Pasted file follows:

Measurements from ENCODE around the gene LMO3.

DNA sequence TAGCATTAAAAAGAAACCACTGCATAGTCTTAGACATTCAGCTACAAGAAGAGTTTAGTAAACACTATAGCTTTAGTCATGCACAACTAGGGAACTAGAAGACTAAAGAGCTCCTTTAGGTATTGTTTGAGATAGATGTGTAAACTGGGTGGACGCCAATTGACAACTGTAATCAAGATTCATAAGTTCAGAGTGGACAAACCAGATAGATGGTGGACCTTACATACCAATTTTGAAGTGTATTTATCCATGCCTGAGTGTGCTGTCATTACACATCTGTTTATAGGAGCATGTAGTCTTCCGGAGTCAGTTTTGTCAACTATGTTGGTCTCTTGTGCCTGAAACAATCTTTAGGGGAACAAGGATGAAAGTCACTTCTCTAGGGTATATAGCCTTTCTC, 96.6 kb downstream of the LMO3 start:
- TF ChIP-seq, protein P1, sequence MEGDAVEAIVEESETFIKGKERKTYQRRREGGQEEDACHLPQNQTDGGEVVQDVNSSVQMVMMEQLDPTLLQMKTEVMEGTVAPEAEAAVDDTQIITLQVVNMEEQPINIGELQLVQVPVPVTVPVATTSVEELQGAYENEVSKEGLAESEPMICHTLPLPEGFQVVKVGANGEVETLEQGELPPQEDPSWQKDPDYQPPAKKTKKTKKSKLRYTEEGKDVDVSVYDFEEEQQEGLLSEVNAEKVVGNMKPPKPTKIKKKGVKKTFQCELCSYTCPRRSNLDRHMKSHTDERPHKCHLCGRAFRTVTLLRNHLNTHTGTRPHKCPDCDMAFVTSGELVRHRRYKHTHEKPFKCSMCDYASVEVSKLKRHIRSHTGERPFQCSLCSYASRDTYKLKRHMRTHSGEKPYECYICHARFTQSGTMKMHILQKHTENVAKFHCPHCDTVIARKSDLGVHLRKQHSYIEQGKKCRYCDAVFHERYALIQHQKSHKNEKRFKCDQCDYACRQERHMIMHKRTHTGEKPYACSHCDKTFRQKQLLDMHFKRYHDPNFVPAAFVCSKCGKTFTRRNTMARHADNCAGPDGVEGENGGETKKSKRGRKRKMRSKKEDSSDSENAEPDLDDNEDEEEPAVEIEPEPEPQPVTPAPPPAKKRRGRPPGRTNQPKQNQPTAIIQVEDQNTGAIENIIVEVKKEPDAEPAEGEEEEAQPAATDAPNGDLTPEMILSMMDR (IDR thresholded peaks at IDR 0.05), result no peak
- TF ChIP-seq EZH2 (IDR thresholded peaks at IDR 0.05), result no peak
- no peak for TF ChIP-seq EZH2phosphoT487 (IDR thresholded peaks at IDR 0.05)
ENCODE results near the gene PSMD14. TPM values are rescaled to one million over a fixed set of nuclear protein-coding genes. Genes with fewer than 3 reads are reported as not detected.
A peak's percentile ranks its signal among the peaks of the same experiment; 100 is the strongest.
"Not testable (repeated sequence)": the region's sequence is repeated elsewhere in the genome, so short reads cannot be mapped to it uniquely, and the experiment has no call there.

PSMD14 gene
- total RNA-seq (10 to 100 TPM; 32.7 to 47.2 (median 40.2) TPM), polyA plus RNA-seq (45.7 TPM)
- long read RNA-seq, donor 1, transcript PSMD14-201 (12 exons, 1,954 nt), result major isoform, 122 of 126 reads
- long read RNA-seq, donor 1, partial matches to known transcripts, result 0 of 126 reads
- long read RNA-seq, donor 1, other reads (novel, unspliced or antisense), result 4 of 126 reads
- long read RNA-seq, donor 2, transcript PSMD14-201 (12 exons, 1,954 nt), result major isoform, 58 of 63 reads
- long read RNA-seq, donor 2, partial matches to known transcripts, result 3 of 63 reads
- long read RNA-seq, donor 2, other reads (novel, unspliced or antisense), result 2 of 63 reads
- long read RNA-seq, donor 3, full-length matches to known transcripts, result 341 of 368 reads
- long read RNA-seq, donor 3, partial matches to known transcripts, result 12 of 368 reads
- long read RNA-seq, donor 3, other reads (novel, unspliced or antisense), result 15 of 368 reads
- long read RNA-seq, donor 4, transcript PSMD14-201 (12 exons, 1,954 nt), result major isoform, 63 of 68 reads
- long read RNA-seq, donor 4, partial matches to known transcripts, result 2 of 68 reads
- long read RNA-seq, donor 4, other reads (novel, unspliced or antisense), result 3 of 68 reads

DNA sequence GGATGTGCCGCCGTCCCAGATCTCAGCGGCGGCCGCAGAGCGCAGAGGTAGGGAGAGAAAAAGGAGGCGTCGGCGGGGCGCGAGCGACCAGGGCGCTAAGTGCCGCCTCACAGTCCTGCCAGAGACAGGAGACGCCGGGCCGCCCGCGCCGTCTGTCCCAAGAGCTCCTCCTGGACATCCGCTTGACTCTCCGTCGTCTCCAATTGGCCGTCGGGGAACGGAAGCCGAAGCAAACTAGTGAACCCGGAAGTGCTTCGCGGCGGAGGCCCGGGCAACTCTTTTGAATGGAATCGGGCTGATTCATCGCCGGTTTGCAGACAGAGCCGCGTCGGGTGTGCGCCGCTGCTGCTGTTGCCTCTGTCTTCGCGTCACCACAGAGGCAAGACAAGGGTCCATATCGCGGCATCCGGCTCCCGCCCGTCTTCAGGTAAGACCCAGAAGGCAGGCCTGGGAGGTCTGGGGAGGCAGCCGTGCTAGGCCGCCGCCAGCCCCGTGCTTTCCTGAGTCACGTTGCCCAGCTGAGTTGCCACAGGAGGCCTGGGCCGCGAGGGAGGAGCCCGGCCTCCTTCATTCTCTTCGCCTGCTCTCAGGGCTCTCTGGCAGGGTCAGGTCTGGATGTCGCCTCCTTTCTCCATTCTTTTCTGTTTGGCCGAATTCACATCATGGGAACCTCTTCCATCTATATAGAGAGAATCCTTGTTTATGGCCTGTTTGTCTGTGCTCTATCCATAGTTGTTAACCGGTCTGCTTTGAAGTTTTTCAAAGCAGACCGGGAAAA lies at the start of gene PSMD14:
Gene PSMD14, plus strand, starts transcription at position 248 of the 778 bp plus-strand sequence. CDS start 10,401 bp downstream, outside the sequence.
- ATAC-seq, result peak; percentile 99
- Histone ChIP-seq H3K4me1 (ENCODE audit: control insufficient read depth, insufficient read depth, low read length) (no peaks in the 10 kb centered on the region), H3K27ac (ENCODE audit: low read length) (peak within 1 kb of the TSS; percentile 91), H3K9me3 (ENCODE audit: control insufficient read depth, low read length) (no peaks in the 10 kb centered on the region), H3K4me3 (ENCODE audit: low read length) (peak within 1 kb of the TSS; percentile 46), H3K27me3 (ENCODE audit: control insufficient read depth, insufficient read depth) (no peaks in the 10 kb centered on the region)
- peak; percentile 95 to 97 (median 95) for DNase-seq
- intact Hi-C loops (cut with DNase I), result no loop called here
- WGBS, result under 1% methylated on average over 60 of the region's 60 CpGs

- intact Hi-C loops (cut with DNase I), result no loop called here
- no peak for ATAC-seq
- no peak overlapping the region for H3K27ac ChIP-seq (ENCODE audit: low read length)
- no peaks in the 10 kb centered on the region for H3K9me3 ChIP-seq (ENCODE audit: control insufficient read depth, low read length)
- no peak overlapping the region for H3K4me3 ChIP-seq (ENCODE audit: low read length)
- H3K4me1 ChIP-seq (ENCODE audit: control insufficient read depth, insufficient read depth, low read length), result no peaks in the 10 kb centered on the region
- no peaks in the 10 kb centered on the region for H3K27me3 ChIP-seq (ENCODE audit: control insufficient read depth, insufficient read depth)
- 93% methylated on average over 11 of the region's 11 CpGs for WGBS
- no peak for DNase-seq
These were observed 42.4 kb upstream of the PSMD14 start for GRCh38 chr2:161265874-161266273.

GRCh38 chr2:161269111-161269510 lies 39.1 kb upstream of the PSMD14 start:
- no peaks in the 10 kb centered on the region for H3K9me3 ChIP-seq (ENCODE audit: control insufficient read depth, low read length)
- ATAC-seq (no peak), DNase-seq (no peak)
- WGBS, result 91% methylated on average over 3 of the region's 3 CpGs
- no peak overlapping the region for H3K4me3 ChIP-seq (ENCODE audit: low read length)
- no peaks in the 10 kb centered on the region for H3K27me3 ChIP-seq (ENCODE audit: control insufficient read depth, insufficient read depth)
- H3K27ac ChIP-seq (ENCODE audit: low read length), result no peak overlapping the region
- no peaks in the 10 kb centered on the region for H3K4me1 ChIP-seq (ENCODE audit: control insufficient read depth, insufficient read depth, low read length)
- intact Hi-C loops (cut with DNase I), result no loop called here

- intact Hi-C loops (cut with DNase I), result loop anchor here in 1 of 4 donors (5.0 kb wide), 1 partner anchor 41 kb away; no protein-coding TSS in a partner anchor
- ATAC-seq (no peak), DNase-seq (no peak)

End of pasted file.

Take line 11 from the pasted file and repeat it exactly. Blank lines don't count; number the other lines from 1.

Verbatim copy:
- long read RNA-seq, donor 1, transcript PSMD14-201 (12 exons, 1,954 nt), result major isoform, 122 of 126 reads